Jennifer Aniston says growing up in an 'unsafe' household shaped her character

JENNIFER ANISTON (1969 – )                

[On her marriage to Brad Pitt, after two years]: ‘Everybody always asks us if we’re happy. Give me a break. We’re married two years. In Hollywood years, that’s forever.’

[On her divorce from him three years later.]: ‘A man divorcing would never be accused of choosing career over children. That really pissed me off. I’ve never in my life said I don’t want to have children. I did and I do and I will! The women who inspire me are the ones who have careers and children. Why would I want to limit myself? I’ve always wanted to have children, and I would never give up that experience for a career. I want to have it all.’

[Note: In February 2022, Jennifer turned fifty-three. She has been separated from her second husband, Justin Theroux, for the past seven years and remains childless].

When I was Starsky, women were all over me. Now I'm happy alone: The startling transformation of Seventies TV hunk Paul Michael Glaser | Daily Mail Online

David Soul (L) & Paul Michael Glaser in Starsky & Hutch

PAUL MICHAEL GLASER (1943 – )                  

[Although the producers of the TV series Starsky and Hutch (1975-9) asked for a green and white Ford Camaro, but General Motors were unable to accommodate them. Instead, they were given a Red and White Ford Torana. Considering the fact that Starsky and Hutch were plainclothes cops operating undercover to unearth drug smugglers and other criminals, something other than an easily identifiable vehicle would have been preferable, according to Glaser who played Starsky in the show]: ‘The car is a character in the piece – I never liked the car, I submitted to its objectionable popularity. Secondly, I thought it was ridiculous to have two undercover policemen driving around in a striped tomato! We had a ground-breaking show with unique characters. But all people remember is that car.’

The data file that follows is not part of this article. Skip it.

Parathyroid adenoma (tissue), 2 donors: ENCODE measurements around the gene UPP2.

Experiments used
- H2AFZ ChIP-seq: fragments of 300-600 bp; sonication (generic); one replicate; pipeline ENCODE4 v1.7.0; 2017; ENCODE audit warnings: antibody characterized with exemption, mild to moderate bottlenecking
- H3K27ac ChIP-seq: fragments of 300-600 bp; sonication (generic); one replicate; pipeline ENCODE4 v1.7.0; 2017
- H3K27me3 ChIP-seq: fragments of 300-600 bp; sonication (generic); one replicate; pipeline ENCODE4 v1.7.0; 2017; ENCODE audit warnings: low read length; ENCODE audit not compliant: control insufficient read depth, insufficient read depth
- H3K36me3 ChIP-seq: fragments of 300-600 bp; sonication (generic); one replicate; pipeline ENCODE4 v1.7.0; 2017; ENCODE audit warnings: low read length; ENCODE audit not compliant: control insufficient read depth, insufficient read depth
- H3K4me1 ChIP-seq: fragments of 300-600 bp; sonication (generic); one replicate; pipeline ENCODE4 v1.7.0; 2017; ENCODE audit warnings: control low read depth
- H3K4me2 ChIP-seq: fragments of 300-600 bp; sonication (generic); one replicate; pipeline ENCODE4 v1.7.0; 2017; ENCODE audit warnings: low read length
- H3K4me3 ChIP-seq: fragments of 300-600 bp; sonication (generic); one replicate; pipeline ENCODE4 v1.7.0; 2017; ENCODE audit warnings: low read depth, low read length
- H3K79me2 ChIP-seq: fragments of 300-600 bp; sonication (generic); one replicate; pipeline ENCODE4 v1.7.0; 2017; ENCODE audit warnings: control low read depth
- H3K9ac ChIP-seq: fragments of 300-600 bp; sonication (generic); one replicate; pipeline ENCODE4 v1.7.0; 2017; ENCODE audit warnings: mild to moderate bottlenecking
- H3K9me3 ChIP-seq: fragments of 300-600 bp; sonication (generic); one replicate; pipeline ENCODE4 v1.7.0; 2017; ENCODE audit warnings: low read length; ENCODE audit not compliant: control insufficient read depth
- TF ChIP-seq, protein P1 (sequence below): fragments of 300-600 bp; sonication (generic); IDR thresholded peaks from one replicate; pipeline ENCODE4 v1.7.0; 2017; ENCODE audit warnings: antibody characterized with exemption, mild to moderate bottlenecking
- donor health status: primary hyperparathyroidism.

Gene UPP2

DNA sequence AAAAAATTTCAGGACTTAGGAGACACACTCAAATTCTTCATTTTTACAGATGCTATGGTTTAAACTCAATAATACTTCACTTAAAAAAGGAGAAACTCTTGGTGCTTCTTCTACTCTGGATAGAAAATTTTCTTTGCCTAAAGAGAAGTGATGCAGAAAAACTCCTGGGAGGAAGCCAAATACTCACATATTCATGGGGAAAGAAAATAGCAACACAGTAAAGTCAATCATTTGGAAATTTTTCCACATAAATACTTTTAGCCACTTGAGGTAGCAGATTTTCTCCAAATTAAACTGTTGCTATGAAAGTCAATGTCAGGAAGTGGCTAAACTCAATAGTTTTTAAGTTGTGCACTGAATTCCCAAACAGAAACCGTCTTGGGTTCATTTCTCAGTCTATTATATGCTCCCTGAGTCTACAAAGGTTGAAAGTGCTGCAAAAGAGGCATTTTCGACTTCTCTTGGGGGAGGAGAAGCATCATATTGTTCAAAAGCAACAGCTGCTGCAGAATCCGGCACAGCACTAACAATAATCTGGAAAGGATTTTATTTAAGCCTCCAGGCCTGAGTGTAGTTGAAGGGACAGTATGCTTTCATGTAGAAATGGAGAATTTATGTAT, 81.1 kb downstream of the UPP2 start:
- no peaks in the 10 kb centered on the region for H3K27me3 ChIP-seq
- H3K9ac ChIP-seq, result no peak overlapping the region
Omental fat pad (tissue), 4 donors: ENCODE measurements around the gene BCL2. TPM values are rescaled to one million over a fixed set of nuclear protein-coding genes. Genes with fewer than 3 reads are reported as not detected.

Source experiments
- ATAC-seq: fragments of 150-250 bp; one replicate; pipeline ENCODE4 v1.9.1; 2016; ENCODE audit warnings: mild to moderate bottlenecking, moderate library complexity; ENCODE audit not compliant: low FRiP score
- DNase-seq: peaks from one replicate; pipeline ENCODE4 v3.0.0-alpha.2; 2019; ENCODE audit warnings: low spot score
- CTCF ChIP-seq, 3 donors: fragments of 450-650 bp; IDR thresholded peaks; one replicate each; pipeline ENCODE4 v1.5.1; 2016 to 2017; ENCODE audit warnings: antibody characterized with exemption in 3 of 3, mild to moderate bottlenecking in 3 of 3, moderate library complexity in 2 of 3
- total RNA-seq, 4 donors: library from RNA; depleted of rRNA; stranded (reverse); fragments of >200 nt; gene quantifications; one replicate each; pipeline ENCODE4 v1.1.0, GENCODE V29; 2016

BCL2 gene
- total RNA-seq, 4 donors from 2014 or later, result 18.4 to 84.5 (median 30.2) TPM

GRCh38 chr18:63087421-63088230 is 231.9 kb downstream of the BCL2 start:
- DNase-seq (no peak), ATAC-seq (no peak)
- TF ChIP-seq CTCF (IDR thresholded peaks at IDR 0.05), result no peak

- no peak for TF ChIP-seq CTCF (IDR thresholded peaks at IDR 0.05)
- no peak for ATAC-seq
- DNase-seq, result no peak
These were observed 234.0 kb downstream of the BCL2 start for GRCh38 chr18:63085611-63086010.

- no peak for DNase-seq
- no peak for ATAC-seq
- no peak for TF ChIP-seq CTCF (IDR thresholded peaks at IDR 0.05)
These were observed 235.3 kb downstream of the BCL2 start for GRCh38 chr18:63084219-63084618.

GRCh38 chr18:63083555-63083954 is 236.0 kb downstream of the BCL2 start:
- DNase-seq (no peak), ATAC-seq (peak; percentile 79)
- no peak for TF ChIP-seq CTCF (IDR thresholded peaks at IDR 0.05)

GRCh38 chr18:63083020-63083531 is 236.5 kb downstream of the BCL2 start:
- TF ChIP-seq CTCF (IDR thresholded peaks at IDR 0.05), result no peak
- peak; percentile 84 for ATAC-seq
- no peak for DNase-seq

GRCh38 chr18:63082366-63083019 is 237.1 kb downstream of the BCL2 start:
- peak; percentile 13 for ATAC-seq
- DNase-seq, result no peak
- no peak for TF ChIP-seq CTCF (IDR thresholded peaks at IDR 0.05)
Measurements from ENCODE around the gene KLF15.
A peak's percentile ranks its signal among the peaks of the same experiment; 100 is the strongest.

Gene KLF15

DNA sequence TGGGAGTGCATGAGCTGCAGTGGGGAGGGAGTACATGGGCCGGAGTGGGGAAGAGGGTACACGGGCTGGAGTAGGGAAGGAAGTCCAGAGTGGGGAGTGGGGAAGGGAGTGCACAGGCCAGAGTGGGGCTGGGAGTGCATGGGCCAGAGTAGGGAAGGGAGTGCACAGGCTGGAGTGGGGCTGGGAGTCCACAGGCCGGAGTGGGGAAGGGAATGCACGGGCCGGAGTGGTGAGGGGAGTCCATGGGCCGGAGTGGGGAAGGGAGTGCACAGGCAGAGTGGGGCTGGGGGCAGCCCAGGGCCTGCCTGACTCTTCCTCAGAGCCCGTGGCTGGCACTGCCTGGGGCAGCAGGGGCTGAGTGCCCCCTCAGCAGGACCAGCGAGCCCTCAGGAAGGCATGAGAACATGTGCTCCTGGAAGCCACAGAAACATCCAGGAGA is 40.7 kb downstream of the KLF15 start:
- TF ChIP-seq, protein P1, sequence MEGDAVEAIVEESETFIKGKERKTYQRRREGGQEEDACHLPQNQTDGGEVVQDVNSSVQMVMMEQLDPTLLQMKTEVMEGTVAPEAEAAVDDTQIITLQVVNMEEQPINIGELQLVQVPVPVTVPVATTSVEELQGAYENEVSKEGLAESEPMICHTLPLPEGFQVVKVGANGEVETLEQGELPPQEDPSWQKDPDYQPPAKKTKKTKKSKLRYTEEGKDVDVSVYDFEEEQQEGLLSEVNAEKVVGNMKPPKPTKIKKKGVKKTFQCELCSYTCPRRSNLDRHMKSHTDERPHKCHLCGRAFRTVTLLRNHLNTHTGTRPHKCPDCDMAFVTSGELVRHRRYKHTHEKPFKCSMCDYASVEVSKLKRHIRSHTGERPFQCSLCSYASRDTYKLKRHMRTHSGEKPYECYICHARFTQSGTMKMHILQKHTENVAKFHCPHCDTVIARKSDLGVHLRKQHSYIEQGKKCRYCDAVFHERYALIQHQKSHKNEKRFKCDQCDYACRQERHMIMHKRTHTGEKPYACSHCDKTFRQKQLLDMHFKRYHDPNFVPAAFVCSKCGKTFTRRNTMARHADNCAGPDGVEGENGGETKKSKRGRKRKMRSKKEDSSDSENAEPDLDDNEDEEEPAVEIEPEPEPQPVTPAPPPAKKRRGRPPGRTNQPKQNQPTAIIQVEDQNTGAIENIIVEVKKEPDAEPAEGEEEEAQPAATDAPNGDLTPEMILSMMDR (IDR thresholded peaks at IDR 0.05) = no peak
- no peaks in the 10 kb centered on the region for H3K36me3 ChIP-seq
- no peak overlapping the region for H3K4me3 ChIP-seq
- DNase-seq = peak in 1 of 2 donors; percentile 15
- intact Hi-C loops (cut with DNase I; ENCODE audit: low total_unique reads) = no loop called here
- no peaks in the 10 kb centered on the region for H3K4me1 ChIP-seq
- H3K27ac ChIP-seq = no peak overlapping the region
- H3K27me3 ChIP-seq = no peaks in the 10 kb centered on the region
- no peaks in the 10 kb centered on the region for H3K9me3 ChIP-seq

Eileen Brennan, Emmy Winner and Oscar Nominee, Dead at 80 | TVLine

EILEEN BRENNAN (1932 – 2013)                                     

[Eileen spoke of her medication addiction after she was seriously injured in a car crash caused by a drunk driver in 1982]: ‘Everyone hits bottom their own way. Mine came through my accident, which led to my pill addiction, which led to my birth. I say birth rather than rebirth because I feel born new. I re-established a spiritual connection that is lost when you are taking any kind of drug. Strangely enough, I wouldn’t have missed my accident. It just knocks me out to say that, but I mean it.’

Ann Miller - Turner Classic Movies 

ANN MILLER (1923 – 2004)                                 

[In a 1979 interview]: ‘I have worked like a dog all my life, honey. Dancing, as Fred Astaire said, is next to ditch-digging. You sweat and you slave and the audience doesn’t think you have a brain in your head. Fred was a perfectionist. At rehearsal, when you thought you had got it perfect, he would say, ‘Go on, Annie, just one more time!’ What I wouldn’t give to do it just one more time.’

‘At MGM, I always played the second feminine lead. I was never the star in films. I was the brassy, good-hearted showgirl. I never really had my big moment on the screen. Broadway gave me the stardom that my soul kind of yearned for.’

The Unexpected Inspiration Behind My Cousin Vinny - Movies

AUSTIN PENDLETON (1940 – )